Bookmark   July 19, 2011 at 11:15AM
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kpev7hard(7)

As I type this I have a second tab open in my web browser with a weather radar, I am willing the rain to come over my house!!!

    Bookmark   July 19, 2011 at 3:42PM
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lois(PA Zone 6)

I have Weather Module gadget on my Google page that shows the radar and any weather statements for my area. I wish I could find something similar for my iPhone, but have not found an app I like yet. So many of them have ads that move or twitch and that gives me a headache. The app that came with my iPhone is useless to me because 1. Their closest thermometer to my town is 15 miles away 2. Apparently, it's located on a sunny west wall because it reads temps that are much hotter than they really are, especially in the early evening. 3. They don't update the readings very often. 4. They don't tell me about the amount of precipitation and what direction it's moving.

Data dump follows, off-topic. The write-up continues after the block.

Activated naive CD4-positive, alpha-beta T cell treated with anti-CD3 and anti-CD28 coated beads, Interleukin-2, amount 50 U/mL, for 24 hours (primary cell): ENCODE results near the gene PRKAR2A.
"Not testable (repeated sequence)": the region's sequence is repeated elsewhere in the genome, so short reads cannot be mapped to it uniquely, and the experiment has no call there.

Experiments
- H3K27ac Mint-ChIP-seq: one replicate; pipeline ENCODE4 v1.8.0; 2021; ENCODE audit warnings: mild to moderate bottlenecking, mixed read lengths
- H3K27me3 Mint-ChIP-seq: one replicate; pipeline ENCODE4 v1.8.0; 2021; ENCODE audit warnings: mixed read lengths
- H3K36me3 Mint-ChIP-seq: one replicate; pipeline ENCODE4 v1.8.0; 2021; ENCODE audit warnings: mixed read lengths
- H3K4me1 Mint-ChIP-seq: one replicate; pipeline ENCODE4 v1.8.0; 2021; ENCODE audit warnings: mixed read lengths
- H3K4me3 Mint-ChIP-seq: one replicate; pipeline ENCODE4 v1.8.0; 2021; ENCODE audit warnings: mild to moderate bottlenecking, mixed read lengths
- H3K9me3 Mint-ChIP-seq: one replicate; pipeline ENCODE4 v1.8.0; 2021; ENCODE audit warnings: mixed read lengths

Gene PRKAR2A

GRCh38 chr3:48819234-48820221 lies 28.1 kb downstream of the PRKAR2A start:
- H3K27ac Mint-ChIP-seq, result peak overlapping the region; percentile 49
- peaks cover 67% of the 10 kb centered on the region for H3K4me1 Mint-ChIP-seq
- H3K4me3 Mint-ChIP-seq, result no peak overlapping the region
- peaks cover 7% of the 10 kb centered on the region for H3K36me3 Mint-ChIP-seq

Bookmark   July 19, 2011 at 6:29PM
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tommyr_gw

I'm a trained Skywarn spotter. However that's different than a forecast. I don't listen to anything more than 24-48 hour forecasts as weather is so dynamic and can change very quickly.

    Bookmark   July 19, 2011 at 8:40PM